Now 68 and a veteran labor and civil rights activist, Cash will be walking toward the Mall again this weekend to mark the 50th anniversary of the March on Washington, the landmark protest that culminated with King's monumental "I Have a Dream" speech.

But the Supreme Court's recent ruling that struck down part of the Voting Rights Act of 1965 and the stark racial divide among Americans after a Florida jury acquitted a man who fatally shot black teenager Trayvon Martin have spurred debate over how much has changed and what more there is to do.


[read more]


Moral Monday Protesters Rail Against 'Mecklenburg trio'
In January, after the election of Pat McCrory as Governor of North Carolina, Republicans took control of both the executive and legislative branches of North Carolina government as well for the first time since Reconstruction. Since then, state government has reversed decades of progressive legislation and policies in areas such as public education, access to abortion, unemployment benefits and taxation. Recently the legislature changed voting procedures to require voters to carry one of a narrow list of state-issued photo ID, limit early voting, end same-day registration, and make it more difficult to add satellite polling sites; measures that opponents of the legislation contend disproportionately hamper black, elderly and disabled voters. The Voter Information Verification Act signed by Governor McCrory is one of the strictest voter ID laws in the country.

These actions and more have been met with an uproar from the media kindled in part by a July 10, 2013 New York Times Editorial entitled The Decline of North Carolina reactions thereto and widespread demonstrations across the state by the "Moral Monday"; movement during which over 900 arrests have been made. - Ed.

The Charlotte Observer
By David Perlmutt and Jim Morrill
August 20, 2013

"Moral Monday" protesters on Monday gathered in the city that launched Gov. Pat McCrory's political star to speak out against laws passed by the Republican-led legislature - and backed by the Republican governor.

One of the city's largest protests - police estimated about 2,000 demonstrators - packed into uptown's Marshall Park. They sang protest and religious songs, waved signs of discontent and railed against the legislature's flurry of lawmaking they say is "waging war" on the poor, on voting and abortion rights, and on the state's public education system.

During the event, Gene Nichol, director of the Center on Poverty, Work and Opportunity at UNC Chapel Hill, blasted what he called "the Mecklenburg trio": McCrory, House Speaker Thom Tillis of Cornelius and Sen. Bob Rucho of Matthews.

The three Republicans, he said, were dedicated "to waging war on poor people and granting more largesse to the wealthiest North Carolinians. Our governor and our General Assembly looked at those strong inequalities and decided to make them deeper."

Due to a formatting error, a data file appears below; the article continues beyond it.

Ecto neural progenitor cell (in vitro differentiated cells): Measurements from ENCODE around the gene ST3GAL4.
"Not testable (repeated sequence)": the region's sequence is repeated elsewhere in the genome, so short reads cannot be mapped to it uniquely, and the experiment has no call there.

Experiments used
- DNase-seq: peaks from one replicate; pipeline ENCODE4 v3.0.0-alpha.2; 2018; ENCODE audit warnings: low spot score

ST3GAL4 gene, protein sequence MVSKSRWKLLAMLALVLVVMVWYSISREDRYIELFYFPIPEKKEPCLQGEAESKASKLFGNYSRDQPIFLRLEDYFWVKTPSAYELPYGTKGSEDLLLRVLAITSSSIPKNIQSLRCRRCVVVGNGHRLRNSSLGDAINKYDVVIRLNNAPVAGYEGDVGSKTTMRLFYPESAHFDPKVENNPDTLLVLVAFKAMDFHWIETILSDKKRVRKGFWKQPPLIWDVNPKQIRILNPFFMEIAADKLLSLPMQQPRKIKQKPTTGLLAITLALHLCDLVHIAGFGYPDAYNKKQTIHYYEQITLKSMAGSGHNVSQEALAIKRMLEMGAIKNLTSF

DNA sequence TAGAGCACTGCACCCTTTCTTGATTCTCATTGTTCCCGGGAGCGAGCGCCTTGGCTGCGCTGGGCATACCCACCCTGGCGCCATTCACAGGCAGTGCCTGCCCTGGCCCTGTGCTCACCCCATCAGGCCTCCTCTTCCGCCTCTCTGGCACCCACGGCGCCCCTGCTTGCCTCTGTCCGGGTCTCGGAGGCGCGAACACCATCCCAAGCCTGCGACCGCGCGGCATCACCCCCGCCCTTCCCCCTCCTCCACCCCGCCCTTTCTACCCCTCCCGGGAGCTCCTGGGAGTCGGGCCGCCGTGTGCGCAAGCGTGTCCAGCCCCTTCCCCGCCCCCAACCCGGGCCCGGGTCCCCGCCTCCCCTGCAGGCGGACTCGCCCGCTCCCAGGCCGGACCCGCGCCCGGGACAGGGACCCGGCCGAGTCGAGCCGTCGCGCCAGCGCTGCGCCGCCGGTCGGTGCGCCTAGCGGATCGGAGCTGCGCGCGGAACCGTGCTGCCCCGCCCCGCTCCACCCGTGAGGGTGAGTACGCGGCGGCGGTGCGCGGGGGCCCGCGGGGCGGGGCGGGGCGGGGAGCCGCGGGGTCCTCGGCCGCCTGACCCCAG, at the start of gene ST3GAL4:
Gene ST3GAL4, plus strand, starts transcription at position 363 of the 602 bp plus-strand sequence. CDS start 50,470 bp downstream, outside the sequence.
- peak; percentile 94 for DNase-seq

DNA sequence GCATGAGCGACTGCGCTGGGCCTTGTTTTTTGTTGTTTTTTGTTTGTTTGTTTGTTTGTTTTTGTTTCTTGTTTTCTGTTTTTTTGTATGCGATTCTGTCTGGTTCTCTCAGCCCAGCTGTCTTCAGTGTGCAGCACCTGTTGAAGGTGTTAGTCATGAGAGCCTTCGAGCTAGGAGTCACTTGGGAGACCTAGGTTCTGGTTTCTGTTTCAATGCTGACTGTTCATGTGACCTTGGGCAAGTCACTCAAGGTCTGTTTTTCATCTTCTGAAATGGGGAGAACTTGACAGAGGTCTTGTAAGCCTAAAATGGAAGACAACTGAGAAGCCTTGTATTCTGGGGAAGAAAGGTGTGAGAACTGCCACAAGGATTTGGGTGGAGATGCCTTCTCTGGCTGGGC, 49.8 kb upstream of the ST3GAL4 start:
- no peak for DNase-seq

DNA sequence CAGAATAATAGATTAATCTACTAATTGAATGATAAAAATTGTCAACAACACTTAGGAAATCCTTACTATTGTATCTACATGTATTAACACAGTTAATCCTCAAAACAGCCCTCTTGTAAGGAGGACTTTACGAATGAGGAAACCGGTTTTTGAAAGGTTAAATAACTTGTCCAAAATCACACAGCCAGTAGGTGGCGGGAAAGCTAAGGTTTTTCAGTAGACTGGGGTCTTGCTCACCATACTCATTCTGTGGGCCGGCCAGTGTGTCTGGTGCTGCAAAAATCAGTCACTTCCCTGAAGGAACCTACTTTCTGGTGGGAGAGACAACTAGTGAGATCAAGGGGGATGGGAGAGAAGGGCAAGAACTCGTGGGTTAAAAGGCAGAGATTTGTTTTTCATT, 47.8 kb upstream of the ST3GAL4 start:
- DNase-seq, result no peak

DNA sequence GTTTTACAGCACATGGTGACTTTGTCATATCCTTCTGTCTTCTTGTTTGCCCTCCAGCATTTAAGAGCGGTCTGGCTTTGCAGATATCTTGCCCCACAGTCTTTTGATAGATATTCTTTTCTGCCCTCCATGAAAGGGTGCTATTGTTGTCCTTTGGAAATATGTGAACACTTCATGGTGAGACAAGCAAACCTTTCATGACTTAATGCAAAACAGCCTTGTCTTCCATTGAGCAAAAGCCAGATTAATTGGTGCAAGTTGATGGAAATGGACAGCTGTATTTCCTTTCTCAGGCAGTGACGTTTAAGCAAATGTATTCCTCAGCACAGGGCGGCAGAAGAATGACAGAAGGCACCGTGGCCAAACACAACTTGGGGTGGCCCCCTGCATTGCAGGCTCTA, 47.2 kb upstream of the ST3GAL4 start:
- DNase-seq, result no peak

[read more]


Days Away from Charlotte's Moral Monday, the NAACP Launches Social Justice Sunday
By Tenika Smith
August 16, 2013

CHARLOTTE, N.C. - Just days away from the upcoming "Moral Monday" protest in uptown Charlotte, the NAACP announced its latest initiative called "Social Justice Sunday."

It's a push for religious leaders to support the NAACP's effort to challenge recent laws and motives of the Republican-led North Carolina legislature.

"Social Justice Sunday" is set for Aug. 23 and will involve three days of religious leaders and scholars from all denominations preaching and teaching on social justice and moral issues. Religious scholar Dr. Rodney Sadler helped to develop the lessons in what's being called the "Forward Together Lectionary Series."

[read more]


Revisiting King's Letter from Birmingham Jail
WHYY/Fresh Air
August 16, 2013
Guest: Jonathan Rieder

[REBROADCAST] Fifty years ago this year, from his cramped, dirty jail cell in Birmingham, Alabama, Martin Luther King, Jr. drafted a letter in response to eight, white moderate clergymen who had issued a statement criticizing the civil rights protests of blacks and called King an outsider and extremist whose efforts for equality as "unwise and untimely." King's "Letter from Birmingham Jail" eloquently made the case for non-violent demonstrations and the urgency of the movement to end segregation. The letter has since become a beacon for peaceful protesters throughout the world. In his recent book, Gospel of Freedom, King scholar Jonathon Rieder tells the story of King's letter while providing a snapshot of its author at a time when King thought the civil rights movement was destined to fail.

Listen at: http://whyy.org/cms/radiotimes/2013/08/16/revisiting-kings-letter-from-birmingham-jail-2/

See also Martin Luther King's 'Letter from Birmingham, The Atlantic, April 16, 2013'


Federation Meets Lawmakers to Talk About Food Stamps
The Jewish Exponent
By Bryan Schwartzman
August 14, 2013

With the future of federal funding for the food stamps program uncertain, the Jewish Federation of Greater Philadelphia is lobbying two local congressmen who recently voted to cut funds for the program to reconsider their stances.

Federation staff members last week led a delegation of hunger advocates in a meeting with U.S. Jim Gerlach (R-District 6) in his Chester County office. Federation is also working on arranging a meeting with U.S. Rep. Mike Fitzpatrick (R-District 8) of Bucks County.

"We have decided to focus our energies on educating those two elected officials," said Brian Gralnick, who directs the Center for Social Responsibility at Federation and who, along with Robin Schatz, the organization's director of government affairs, arranged the recent meeting with Gerlach.


[read more]